- Series: Eliot Janeway Lectures on Historical Economics
- Paperback: 168 pages
- Publisher: Princeton University Press; 20 edition (January 27, 2002)
- Language: English
- ISBN-10: 0691092923
- ISBN-13: 978-0691092928
- Product Dimensions: 5.5 x 0.4 x 8.5 inches
- Shipping Weight: 7.2 ounces (View shipping rates and policies)
- Average Customer Review: 2 customer reviews
- Amazon Best Sellers Rank: #1,520,171 in Books (See Top 100 in Books)
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Shifting Involvements: Private Interest and Public Action - Twentieth-Anniversary Edition (Eliot Janeway Lectures on Historical Economics) 20th Edition
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Winner of the Talcott Parsons Prize, American Academy of Arts and Sciences
Original. . . . Mr. Hirschman, one of our most distinguished economists, is no ordinary writer. . . .even his offhand ruminations have always been interesting. So is this book.---Peter L. Berger, New York Times Book Review
Shifting Involvements can be read over and over again, with each reading disclosing new subtleties, so cunning is its construction and so original its standpoint.---Michael Banton, Times Literary Supplement
This interesting essay contains a wealth of ideas. There is a surprising freshness in the treatment of such a well worn topic as the relation between public and private concerns. . . . Intellectually stimulating.---David Berry, Times Higher Education Supplement
Literate, reflective, and sophisticated. . . . Hirschman's work . . . is proof that an economist with a knowledge of and sensitivity for history will avoid the oversimplifications of economic theorists who see the world and human behavior in one dimension.---Eli Ginzberg, Journal of Economic Literature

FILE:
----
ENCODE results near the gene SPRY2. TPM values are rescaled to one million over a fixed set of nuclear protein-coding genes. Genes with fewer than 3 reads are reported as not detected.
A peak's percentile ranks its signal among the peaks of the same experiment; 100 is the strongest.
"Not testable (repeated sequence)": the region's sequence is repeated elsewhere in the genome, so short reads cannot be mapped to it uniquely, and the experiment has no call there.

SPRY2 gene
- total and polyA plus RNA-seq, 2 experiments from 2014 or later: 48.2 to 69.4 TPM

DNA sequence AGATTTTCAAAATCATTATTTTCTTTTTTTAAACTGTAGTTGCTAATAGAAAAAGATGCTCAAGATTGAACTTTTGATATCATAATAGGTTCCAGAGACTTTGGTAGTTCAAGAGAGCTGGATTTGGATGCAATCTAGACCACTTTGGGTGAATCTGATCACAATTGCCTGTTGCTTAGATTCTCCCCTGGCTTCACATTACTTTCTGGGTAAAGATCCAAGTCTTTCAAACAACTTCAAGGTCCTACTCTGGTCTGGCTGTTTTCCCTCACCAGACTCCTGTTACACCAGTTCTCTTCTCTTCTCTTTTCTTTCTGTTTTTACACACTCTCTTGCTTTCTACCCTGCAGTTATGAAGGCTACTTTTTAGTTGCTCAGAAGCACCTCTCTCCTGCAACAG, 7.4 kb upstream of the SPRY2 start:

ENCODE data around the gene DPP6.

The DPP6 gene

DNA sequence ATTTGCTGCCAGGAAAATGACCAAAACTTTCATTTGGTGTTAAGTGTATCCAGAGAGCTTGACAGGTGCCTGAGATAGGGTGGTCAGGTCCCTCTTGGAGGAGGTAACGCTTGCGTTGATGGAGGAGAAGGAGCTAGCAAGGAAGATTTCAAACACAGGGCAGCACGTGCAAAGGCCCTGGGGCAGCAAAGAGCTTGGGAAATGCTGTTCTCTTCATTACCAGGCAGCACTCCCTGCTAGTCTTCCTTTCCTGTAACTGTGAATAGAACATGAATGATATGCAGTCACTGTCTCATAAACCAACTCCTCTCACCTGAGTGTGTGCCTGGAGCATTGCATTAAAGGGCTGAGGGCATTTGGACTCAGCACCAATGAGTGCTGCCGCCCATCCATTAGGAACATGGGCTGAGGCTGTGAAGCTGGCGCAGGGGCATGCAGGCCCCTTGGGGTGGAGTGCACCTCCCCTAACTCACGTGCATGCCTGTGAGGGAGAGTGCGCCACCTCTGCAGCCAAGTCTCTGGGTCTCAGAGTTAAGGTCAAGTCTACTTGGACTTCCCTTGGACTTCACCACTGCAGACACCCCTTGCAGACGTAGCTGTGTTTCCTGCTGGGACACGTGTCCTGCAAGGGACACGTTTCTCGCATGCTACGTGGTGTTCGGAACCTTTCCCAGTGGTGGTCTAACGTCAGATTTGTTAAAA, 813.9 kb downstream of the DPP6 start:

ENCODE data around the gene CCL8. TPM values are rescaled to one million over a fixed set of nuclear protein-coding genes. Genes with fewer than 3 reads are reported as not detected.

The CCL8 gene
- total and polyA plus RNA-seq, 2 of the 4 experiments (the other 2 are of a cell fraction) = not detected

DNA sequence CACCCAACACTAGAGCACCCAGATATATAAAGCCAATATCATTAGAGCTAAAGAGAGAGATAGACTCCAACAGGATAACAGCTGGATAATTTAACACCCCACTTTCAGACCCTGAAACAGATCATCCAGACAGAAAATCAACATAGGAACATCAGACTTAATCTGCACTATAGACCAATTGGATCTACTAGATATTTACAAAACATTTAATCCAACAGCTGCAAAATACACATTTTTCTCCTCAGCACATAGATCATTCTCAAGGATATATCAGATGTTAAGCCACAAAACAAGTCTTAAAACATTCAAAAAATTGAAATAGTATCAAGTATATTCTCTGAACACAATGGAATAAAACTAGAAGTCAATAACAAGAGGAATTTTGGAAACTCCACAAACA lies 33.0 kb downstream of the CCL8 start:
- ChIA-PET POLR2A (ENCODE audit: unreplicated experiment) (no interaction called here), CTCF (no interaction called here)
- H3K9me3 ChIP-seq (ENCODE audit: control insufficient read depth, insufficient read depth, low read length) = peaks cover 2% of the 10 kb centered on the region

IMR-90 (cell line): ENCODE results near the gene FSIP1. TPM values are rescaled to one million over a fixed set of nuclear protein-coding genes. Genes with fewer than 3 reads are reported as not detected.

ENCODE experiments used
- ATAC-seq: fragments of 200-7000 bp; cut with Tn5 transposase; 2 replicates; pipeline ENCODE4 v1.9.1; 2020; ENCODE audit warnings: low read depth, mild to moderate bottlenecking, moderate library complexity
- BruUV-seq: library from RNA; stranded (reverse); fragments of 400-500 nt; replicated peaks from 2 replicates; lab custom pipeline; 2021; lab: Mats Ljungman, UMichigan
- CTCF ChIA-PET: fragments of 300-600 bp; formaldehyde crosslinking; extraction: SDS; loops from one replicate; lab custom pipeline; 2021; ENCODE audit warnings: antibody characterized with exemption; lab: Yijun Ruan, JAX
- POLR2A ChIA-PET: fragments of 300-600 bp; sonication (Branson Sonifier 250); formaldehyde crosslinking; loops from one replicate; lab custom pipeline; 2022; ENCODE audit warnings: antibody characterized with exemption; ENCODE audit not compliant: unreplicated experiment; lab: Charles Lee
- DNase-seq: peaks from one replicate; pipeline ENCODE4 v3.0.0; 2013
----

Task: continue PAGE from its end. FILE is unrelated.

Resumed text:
About the Author
Albert O. Hirschman is a member of the Institute for Advanced Study in Princeton. He is the author of many books, including Exit, Voice, and Loyalty and The Strategy of Economic Development. Robert H. Frank is Godwin Smith Professor of Economics, Ethics, and Public Policy at Cornell University. He is the author of Luxury Fever (Princeton).
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Nevertheless, I recommend reading this book -- it briefly introduces a range of provoking ideas. These include: that potential for disappointment varies by type of good, that there are multiple responses to disappointment (including postponing response by ignoring problems or internalizing dissatisfaction), that consumers do not have perfect knowledge nor only a single set of preferences, that "comfort is the enemy of pleasure," that public involvement could disappoint for providing too much *or* too little opportunity for participation.
The book is more marketing/psychology than economics, but its arguments could help explain, for instance, our modern shift to disposible goods and possible methods for understanding voters by understanding second-order volitions. It gets you thinking, even if the primary argument of the book is less than convincing.